How to Make Good Gravy


If you are hosting the Thanksgiving festivities tomorrow and have struggled in the past to make gravy that tastes good, you are not alone.

I come from a long line of women who make really, really good gravy. Unfortunately, that gene seemed to have skipped right past me.

For years, I struggled to make gravy that either:

1. Did not look and taste like thin gruel

2. Did not look and taste like lump paste

I watched my Mom and Grandma make excellent gravy with seemingly no effort at all. I copied what they did and still my gravy turned out awful.

Finally, my most wonderful mother-in-law, who also makes good gravy, showed me how she does it. Suddenly, there were choirs singing and people rejoicing (that would have been Captain Cavedweller). I was a gravy-making maniac.

A simple recipe is:

2/3 fat from drippings

2/3 cup flour

2 cups chicken broth


Remove turkey from roasting pan. Pour drippings (turkey juices and fat) from pan into strainer over small bowl. Skim 2/3 cup fat from top of drippings and place  in heavy saucepan or cast-iron skillet. If there is not enough fat, add enough melted butter to fat to measure 2/3 cup. Reserve remaining drippings. If you have excess fat, discard.

With a wire whisk, rapidly beat flour into fat in saucepan. Cook over medium heat 1 to 2 minutes, stirring constantly, until mixture is smooth and bubbly. This will removing the starchy flavor from the gravy. Remove from heat.

Measure reserved drippings together with broth; add enough water to equal 5 cups liquid. Gradually stir broth mixture into flour mixture. Heat to boiling over high heat (5 to 6 minutes), stirring constantly. Boil and stir  an additional minute.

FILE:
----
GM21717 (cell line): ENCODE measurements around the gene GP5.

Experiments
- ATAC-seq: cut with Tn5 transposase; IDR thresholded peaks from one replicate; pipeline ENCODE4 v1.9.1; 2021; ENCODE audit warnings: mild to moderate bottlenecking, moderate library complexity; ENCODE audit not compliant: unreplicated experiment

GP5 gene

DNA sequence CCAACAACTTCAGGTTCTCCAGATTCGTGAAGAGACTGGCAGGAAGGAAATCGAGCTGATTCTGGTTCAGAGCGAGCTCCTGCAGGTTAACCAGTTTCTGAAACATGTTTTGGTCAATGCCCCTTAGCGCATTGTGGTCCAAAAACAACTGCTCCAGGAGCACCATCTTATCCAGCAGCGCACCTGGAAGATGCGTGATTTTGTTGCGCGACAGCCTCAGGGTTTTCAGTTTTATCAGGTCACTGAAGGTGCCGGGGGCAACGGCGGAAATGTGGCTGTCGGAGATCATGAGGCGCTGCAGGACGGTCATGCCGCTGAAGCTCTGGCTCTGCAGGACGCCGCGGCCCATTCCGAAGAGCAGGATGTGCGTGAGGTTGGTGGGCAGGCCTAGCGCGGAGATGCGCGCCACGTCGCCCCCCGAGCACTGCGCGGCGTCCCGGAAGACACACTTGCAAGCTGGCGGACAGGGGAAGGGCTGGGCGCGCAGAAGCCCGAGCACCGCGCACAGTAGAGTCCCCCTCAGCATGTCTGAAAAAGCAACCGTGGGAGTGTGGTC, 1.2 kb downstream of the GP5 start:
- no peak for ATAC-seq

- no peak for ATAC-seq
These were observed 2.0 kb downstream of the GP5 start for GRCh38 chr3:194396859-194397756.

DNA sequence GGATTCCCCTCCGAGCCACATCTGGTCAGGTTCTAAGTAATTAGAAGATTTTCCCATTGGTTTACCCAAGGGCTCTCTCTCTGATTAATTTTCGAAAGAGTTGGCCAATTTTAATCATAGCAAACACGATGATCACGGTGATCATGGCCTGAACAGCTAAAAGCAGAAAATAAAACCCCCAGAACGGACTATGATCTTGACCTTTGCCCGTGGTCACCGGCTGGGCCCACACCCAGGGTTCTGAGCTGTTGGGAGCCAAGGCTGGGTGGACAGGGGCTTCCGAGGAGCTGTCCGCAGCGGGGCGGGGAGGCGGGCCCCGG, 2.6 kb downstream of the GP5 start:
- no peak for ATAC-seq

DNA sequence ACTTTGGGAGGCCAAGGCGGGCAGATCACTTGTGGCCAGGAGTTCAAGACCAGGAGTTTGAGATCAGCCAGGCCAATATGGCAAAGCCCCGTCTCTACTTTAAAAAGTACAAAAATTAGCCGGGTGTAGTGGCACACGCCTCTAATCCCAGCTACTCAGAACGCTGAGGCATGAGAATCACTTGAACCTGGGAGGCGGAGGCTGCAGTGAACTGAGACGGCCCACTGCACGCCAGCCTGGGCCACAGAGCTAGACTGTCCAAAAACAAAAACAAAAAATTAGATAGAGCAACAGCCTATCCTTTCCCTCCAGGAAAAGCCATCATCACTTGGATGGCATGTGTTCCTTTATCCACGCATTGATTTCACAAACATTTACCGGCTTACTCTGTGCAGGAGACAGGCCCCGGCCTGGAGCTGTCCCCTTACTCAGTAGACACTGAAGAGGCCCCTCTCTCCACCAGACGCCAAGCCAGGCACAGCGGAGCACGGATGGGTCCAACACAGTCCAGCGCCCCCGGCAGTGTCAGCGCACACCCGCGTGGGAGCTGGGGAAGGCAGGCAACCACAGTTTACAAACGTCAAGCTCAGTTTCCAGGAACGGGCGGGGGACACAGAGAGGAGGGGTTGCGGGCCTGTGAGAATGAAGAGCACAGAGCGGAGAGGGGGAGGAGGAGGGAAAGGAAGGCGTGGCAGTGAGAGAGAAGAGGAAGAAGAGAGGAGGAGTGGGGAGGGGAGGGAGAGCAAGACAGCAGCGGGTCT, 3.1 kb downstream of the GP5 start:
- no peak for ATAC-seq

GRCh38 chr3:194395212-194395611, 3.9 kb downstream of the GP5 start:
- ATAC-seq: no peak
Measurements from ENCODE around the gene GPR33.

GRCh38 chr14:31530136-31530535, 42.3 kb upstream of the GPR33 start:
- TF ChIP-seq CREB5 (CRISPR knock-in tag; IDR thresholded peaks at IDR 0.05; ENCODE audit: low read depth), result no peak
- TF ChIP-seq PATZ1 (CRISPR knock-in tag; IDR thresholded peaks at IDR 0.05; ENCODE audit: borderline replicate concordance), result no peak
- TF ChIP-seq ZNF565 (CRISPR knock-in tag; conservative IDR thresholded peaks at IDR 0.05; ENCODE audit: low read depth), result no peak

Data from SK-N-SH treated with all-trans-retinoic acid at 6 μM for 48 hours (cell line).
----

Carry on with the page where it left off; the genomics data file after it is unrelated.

You can salt to taste.

Here are a few tips for making tasty gravy so you can leave behind the gruel and paste-like creations.

  • Keep it lump-free by using a wire whisk when adding the flour to the drippings. Beat it fast and furious to keep lumps from forming.
  • Measure accurately. Too little fat can make the gravy lumpy; too much fat can make the gravy greasy
  • If you don’t have enough drippings, you can use water from cooking potatoes.
  • If you have plenty of pan drippings and like lots of gravy or are serving a crowd, just double or triple the recipe. This is necessary with our family! My Dad would eat gravy on everything, given the opportunity!
  • For thinner gravy, decrease meat drippings and flour to 1 tablespoon each.

If your gravy is greasy, put a slice of fresh bread on top of the fat for a few seconds to absorb it; remove bread before it breaks into pieces.

Despite your best efforts of removing lumps, if you still have some stragglers, you can pour gravy into a food processor and process until smooth, or press gravy through a strainer. Return to saucepan and heat before serving.

If your gravy is too thin, dissolve 1 tablespoon of flour in 2 tablespoons of water then whisk into gravy stirring constantly and boiling for a minute.

For some reason, if your gravy ends up too salty, add a raw peeled potato, cut into pieces to the gravy pan. Cook and stir  about eight minutes, then remove potato pieces.

Wishing you lump-free, perfect gravy as you celebrate Turkey Day tomorrow!

She Who Wishes you all a very Happy Thanksgiving!



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